Symantec pegs Chinese group Thrip behind recent cyberespionage attacks
Symantec pegs Chinese group Thrip behind recent cyberespionage attacks

Symantec researchers spotted three Chinese computers as being behind a string of cyberespionage attacks targeting private and defense-related targets in the United States and Southeast Asia, including an attempt to enter a computer system that handles satellite operations.

The company was tipped off to the intrusions in January 2018 when it was alerted to a telecom in Southeast Asia being hit with the attacker using PsExec, a Microsoft Sysinternals tool for executing processes on other systems, Symantec reported. Once this was flagged Symantec found it was being used to spread an updated version of Trojan.Rikamanu, a malware associated with Thrip, a group that has been on Symantec's radar for five years.

Once Symantec knew what to look for the company was able to discover Thrip was attacking many other organizations as the core element to a cyberespionage campaign aimed at the communications, geospatial imaging, and defense sectors.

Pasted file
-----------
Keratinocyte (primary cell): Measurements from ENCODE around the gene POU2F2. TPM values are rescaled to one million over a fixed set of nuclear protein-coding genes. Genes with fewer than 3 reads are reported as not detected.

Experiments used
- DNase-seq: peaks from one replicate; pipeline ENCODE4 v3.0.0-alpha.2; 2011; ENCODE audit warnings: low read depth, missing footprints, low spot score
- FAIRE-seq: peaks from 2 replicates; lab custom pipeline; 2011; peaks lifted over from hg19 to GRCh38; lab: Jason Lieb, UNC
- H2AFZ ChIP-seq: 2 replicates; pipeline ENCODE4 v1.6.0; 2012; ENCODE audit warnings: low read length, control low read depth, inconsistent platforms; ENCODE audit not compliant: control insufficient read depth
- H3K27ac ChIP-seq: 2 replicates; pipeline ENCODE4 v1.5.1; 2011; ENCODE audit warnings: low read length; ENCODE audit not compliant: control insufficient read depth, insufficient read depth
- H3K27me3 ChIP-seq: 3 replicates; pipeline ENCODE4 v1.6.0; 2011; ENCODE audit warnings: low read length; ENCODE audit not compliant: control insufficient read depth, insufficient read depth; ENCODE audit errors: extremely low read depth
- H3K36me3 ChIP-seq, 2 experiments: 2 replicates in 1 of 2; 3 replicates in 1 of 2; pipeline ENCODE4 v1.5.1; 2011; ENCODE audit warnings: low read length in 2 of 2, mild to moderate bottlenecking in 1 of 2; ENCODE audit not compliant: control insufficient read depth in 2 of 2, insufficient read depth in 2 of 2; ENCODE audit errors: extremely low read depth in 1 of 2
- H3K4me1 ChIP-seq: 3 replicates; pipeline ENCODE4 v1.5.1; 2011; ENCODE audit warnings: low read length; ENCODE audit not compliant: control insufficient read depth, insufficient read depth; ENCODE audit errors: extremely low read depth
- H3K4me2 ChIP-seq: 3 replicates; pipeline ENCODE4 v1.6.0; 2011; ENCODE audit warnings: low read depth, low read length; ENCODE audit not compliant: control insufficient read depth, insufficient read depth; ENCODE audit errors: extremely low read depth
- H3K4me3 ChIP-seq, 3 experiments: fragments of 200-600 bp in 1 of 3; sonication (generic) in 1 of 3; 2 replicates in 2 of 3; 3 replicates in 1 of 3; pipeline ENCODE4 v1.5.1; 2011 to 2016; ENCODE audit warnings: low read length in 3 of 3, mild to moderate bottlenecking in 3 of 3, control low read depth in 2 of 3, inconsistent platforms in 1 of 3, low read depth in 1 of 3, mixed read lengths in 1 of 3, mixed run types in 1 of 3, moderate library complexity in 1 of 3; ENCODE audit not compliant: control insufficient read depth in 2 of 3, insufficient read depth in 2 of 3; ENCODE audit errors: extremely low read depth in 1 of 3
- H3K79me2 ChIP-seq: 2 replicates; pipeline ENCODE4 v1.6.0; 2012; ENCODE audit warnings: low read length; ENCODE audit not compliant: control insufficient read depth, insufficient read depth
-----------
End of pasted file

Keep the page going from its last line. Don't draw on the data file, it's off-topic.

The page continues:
“Perhaps the most worrying discovery we made was that Thrip had targeted a satellite communications operator. The attack group seemed to be particularly interested in the operational side of the company, looking for and infecting computers running software that monitors and controls satellites.This suggests to us that Thrip's motives go beyond spying and may also include disruption,” wrote Security Response Attack Investigation Team.

One of the threat actors favorite targets were Southeast Asia-based telecoms with three being singled out for attention with Thrip was able to infiltrate the companies and not their customers.

The final target was an unnamed defense contractor.

Since Symantec began tracking Thrip, the group has altered its tactics moving from only using proprietary malware to adding in some living off the land tools. In addition to PsExec, these include PowerShell, Mimikatz, WinSCP and LogMeln. Most of these have legitimate uses so it makes it even more difficult for an analyst to pick out when something is being used maliciously, Symantec said.